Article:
PMID-22574249 High spatial and temporal resolution wide-field imaging of neuron activity using quantum NV-diamond.

  • yikes: In this work we consider a fundamentally new form of wide-field imaging for neuronal networks based on the nanoscale magnetic field sensing properties of optically active spins in a diamond substrate.
  • Cultured neurons.
  • NV = nitrogen-vacancy defect centers.
    • "The NV centre is a remarkable optical defect in diamond which allows discrimination of its magnetic sublevels through its fluorescence under illumination. "
    • We show that the NV detection system is able to non-invasively capture the transmembrane potential activity in a series of near real-time images, with spatial resolution at the level of the individual neural compartments.
  • Did not actually perform neural measurements -- used a 10um microwire with mA of current running through it.
    • I would imagine that actual neurons have far less current!

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ref: -0 tags: optical recording voltage sensitive dyes redshirt date: 01-02-2013 03:17 gmt revision:3 [2] [1] [0] [head]

PMID-16050036 Imaging brain activity with voltage- and calcium-sensitive dyes.

  • Voltage-sensitive dyes are well suited for measuring synaptic integration, as:
    • Electrodes are too blunt to effectively record these fine, < 1um diameter structures.
    • The surface area to volume ratio is highest in the dendrites
    • Voltage-sensitive dyes also permeate internal membranes not subject to voltage gradients, hence this does not contribute to the signal, leading to a decreased ΔF/F\Delta F / F .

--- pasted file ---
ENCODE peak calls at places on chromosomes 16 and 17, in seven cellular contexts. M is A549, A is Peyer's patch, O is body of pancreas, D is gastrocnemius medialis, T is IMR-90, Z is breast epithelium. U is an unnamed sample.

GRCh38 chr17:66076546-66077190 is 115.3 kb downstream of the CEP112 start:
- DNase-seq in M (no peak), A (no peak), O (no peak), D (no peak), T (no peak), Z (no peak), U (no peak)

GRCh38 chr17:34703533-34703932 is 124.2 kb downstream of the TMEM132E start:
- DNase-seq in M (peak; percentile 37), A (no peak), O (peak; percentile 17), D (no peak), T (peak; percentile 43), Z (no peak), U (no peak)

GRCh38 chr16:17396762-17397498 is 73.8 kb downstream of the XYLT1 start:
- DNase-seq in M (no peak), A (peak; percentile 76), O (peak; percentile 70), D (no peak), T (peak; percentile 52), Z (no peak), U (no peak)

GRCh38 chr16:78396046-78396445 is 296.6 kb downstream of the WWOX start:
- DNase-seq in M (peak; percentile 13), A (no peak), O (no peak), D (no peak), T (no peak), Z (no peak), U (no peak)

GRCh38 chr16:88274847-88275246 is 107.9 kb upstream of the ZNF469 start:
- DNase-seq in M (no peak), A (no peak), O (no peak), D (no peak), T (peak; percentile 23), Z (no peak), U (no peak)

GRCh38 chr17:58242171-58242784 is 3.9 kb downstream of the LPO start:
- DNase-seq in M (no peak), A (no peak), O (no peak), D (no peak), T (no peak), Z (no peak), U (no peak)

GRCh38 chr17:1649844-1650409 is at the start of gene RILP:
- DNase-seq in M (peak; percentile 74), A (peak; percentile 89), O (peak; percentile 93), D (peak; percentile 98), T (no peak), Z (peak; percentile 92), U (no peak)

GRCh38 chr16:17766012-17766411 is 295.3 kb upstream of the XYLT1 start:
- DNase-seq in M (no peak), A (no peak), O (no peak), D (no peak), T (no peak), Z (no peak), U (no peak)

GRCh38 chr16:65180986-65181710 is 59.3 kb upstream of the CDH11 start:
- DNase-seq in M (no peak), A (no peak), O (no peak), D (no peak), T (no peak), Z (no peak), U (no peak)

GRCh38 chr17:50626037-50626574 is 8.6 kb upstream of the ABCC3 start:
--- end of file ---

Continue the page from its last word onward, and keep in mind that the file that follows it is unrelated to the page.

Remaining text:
• Dominant experimental noise is shot noise, statistical -- see {1181}.
  • modern dyes and imagers can reliably record single action potentials; spatial averaging yields similar resolution as electrical recording.
  • They performed optical recording of Aplysia sensory ganglia, and discovered following light tail touch: "It is almost as if the Aplysia nervous system is designed such that every cell in the abdominal ganglion cares about this (and perhaps every) sensory stimulus. In addition, more than 1000 neurons in other ganglia are activated by this touch..."
      • These results force a more pessimistic view of the present understanding of the neuronal basis of apparently simple behaviors in relatively simple nervous systems.
  • Used calcium imaging on olfactory glomeruli of mice and turtles; measurements were limited by either shot-noise or heart/breathing artifacts.
  • Confocal and two-photon microscopes, due to their exchange of spatial resolution for sensitivity, are not useful with voltage-sensitive dyes.
    • The generation of fluorescent photons in the 2-photon confocal microscope is not efficient. We compared the signals from Calcium Green-1 in the mouse olfactory bulb using 2-photon and ordinary microscopy. In this comparison the number of photons contributing to the intensity measurement in the 2-photon confocal microscope was about 1000 times smaller than the number measured with the conventional microscope and a CCD camera.
  • By the numbers, quote: Because only a small fraction of the 10e16 photons/ms emitted by a tungsten filament source will be measured, a signal-to-noise ratio of 10e8 (see above) cannot be achieved. A partial listing of the light losses follows. A 0.9-NA lamp collector lens would collect 0.1 of the light emitted by the source. Only 0.2 of that light is in the visible wavelength range; the remainder is infrared (heat). Limiting the incident wavelengths to those, which have the signal means, that only 0.1 of the visible light is used. Thus, the light reaching the